Date of Award


Document Type

Open Access Dissertation


Chemical Engineering


College Of Engineering and Computing

First Advisor

Bihter Padak


Due to increasing concerns associated with the emissions created from the combustion of coal, technologies are being modified or developed to limit many of these harmful emissions. The content of this thesis will focus on two technologies and the specific pollutants they seek to limit. The first investigated is selective catalytic reduction, which is utilized to decrease NO emissions. Due to the recent promulgation of the MATS regulations, focus has been on reducing the Hg emissions through the optimization of the SCR catalysts, making them bi-functional for NO reduction and Hg oxidation. The work presented here focuses on a novel SCR catalyst, Cu-SSZ-13, that has already been investigated for diesel applications. Cu-SSZ-13 is compared to a commercial SCR catalyst under a variety of gas compositions to determine the effect of the various flue gas components would have on Hg oxidation. Further tests attempt to optimize the reaction conditions for Hg oxidation over the Cu-SSZ-13 catalysts. Finally, As, which is also present in coal flue gas, is a known poison for SCR catalysts limiting their NO reduction activity and lifetime. The mechanism and extent of As poisoning is examined on the commercial and novel catalysts.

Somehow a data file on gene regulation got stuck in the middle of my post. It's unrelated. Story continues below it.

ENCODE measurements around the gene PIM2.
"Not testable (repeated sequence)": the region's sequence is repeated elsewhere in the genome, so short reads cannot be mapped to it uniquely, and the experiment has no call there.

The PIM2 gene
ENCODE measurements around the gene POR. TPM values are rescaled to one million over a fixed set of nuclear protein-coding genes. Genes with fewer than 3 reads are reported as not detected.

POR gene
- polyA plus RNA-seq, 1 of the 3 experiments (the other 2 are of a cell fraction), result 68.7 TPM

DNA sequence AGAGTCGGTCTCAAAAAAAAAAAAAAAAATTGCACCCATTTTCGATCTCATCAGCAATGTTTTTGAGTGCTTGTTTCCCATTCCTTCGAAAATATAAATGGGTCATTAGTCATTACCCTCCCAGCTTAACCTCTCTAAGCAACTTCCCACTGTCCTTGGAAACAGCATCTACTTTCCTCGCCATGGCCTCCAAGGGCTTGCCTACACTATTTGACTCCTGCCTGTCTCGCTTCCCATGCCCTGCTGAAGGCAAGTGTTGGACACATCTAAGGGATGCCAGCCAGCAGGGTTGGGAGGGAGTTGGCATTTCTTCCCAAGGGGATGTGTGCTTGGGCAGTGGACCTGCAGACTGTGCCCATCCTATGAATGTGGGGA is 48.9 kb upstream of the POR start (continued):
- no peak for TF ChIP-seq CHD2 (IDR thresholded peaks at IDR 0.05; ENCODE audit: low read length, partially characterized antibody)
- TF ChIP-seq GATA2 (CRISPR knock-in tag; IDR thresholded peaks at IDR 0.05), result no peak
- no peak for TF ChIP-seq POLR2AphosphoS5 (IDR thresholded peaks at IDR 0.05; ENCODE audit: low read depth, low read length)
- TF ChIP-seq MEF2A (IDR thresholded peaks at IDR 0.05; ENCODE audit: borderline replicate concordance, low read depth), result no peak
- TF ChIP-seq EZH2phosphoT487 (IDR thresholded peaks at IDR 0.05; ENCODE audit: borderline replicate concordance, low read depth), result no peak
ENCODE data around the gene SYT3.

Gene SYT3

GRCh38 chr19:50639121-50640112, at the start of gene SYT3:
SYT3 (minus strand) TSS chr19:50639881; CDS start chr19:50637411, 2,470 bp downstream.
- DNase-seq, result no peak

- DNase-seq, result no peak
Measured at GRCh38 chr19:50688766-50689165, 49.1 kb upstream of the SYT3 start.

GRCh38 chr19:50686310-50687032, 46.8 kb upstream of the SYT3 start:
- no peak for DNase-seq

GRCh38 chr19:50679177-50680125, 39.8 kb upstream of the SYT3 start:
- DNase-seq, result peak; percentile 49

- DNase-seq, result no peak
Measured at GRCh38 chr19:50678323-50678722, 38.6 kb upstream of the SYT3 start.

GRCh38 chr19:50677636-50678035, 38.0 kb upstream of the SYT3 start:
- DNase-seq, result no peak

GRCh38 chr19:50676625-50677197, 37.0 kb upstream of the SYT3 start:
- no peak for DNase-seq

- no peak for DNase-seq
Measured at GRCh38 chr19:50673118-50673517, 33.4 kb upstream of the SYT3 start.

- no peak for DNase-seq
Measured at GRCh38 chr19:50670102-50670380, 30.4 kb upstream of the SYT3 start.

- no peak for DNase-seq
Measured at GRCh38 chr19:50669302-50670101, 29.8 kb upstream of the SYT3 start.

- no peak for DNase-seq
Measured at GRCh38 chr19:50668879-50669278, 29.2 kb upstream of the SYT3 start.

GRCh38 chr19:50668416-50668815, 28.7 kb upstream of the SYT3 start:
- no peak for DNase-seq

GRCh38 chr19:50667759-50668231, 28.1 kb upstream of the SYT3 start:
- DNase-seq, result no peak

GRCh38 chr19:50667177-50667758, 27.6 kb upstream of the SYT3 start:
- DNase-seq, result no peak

The second technology of interest is oxy-combustion which operates by separating N2 to produce a concentrated CO2 stream for capture or storage. Due to the proposed design of oxy-combustion facilities, sulfur concentrations are likely to increase several fold with SO3 being of particular concern. During traditional air-combustion, sulfur emissions are mitigated through their interaction with the coal fly ash, a major component of which is CaO. To better understand the impact of the changing gas composition on the SOx reactions with CaO, a combination of experimental and computational experiments were conducted. Experimentally, exposed CaO samples are characterized using a combination of techniques to examine the effect from air to oxycombustion environments at high temperatures. Additionally, DFT calculations are conducted in tandem with the experiments to study the reactions on a more atomistic scale. The effect of lateral interactions between the various flue gas components on sulfur adsorption is investigated.